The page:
Doing it by the book
Public libraries celebrate anniversary
This year marks the 75th anniversary of Newfoundland and Labrador Public Libraries, and the Bay Roberts public library is also celebrating a milestone — 65 years of operation.
Today’s public libraries formally began on Jan. 22, 1935, when the Public Libraries Act was passed. A provincial board was set in place and mandated to develop a public library service for Newfoundland and Labrador.
Throughout this year, NL Public Libraries has been holding a variety of activities to recognize its “75 years of opening doors and inspiring minds.” The celebration was marked in local libraries on Oct. 28. Bay Roberts is one of 96 public libraries in the province. Contemporary minutes indicate that, on Dec. 3, 1945, a seminal meeting was held “to consider the instituting of a regional library at Bay Roberts.”
A representative from the Public Libraries Board outlined the role of both the board and community.
The board promised to provide $1,000 worth of new books in the first year of operation, followed by a yearly guarantee of books to the value of $300. An annual grant of $207.50 would be made for operating costs, as well as to hire a librarian, when required.
The community was required to form a library committee, provide suitable premises and contribute to operating costs.
A seven-person committee was then formed, officially marking the establishment of what is known today as the Bay Roberts public library.
Today’s library — a recently-constructed building located at 76 Cross Road — is a far cry from the original storefront building. It was located at the corner of Snow’s Lane and Water Street. The library rented the space from James Fitzpatrick, then sublet the rear to a butcher.
The Bay Roberts Public Library Board is made up of Isabella Fry (chairperson), Roma French (vice chair), Sylvia White (secretary), Carol Jenkins (treasurer), Marilyn Clarke (Librarian Tech 1), Lorraine Parsons (librarian assistant), Carol Gleason, Shirley Mercer, Rosemary Dawson and Patricia LeGresley.
Fry, a native of North River, was elected chair in August, following the resignation of Albert Jenkins, who had chaired the board for 14 years.
“In my opinion, the basic role of the public library in a community has not changed over the years,” Jenkins says, “and I do not foresee any major change in the near future. Public services, such as computers and internet access, are now standard, but only complement the original purpose.” He realizes libraries “must be reconfigured to blend with new trends.”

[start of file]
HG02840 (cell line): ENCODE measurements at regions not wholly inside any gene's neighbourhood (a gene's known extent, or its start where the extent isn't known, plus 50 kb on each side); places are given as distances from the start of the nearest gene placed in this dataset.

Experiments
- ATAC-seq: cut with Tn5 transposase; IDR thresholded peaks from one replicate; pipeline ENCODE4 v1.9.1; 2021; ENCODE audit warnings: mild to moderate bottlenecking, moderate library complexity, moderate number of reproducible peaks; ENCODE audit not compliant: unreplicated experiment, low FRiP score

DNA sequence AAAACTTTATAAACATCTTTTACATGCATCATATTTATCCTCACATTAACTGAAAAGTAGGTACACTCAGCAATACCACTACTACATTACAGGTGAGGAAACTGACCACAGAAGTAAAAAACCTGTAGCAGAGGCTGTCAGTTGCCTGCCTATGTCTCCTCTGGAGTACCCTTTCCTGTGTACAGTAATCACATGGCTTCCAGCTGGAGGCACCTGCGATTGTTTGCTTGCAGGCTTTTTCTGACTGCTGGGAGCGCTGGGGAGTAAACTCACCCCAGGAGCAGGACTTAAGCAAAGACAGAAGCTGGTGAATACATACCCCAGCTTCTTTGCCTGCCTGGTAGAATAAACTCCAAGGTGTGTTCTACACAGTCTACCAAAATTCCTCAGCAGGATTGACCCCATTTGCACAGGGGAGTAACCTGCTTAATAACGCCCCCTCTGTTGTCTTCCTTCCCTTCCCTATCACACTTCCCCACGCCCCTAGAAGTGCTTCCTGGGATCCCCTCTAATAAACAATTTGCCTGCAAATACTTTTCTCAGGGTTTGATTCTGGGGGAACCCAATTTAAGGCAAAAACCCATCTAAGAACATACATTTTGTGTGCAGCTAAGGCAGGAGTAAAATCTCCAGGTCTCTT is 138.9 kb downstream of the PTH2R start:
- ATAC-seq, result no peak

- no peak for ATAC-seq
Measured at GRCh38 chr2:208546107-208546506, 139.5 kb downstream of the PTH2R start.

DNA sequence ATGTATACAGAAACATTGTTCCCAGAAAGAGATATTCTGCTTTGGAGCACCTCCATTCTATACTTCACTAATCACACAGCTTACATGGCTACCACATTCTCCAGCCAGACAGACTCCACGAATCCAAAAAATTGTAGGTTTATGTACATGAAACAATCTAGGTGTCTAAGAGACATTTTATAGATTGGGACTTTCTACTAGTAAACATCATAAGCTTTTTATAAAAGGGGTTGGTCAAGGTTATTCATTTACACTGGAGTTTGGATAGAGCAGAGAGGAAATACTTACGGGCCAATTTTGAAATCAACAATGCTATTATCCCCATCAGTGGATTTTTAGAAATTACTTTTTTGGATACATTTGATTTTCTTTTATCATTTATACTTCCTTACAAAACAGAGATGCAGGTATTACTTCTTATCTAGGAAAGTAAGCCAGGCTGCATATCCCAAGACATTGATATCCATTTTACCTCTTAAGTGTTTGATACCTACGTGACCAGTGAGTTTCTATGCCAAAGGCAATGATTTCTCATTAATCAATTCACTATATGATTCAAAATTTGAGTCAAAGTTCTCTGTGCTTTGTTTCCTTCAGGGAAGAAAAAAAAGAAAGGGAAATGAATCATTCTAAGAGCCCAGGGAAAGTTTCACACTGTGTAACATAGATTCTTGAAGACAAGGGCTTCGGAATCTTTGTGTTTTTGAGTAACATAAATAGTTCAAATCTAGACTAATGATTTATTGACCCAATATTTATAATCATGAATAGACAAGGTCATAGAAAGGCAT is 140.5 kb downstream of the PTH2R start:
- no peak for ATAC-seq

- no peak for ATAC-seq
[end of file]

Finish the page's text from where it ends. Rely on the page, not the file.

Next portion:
The library in Bay Roberts, the only one between Brigus and Harbour Grace, is really a regional facility, says Fry. It also serves Clarke’s Beach, North River, South River, and Spaniard’s Bay and Tilton.
The board helps “support local children’s programming, sponsor visiting authors and aid in giving the library a local image,” says Fry. This includes purchasing books, children’s chairs and even a Christmas tree with ornaments.
“ We do this through local fundraising by selling tickets on donated items, especially used books,” she adds.
The library “is vital to the community,” Fry says, especially “for those of us who love to read.”
The library now has computers with internet access. “The computers are kept relatively busy,” Fry says. “ We have offered short evening courses for people on computer usage, and I think we will be offering more of these in the future.”
Another “ big hit” is a preschooler reading program, offered by library staff on Thursday mornings. Well-known authors give public talks on their books. An informal book club meets monthly. The library holds a sizeable magazine collection. Parents can borrow “ board books” for their children to easily handle themselves.
The library also provides such services as scanning, colour and laser printing, a digital camera (available on loan) and inter-library loans.
As a board member, Fry says she gets “ to indulge in something I love and” — she adds with a smile — “I can do so very cheaply because I don’t have to buy the books.” She sees it as her “way of giving back to the library system and keeping libraries open and available to others who share my love of books and reading.”
Public libraries will continue to operate as long as they adapt to the new realities of a technological society.
“Sometimes, when we speak of the breakthroughs in technology, people seem to think paper books will become a thing of the past,” Fry says. However, she “believes there will always be a need for the printed word, and I’m sure that whatever mode of learning or reading we move towards in the future, our public library system will maintain a place in it. I’m not sure it will look the same in the future, but it will exist.”
Former board chairperson Albert Jenkins emphasizes the vital role community libraries play. “Patrons should not become complacent,” he suggests. “Include the ‘right to read’ as a basic value, and lobby on behalf of ‘your’ library.”
Noting the challene of “ keeping the library board vibrant,” he encourages patrons to consider volunteering to serve on the board.
The first Bay Roberts public library, shown here in this old photo, was located at the corner of Snow’s Lane and Water Street, and opened in the 1940s.
The Bay Roberts public library is located at 76 Cross Road.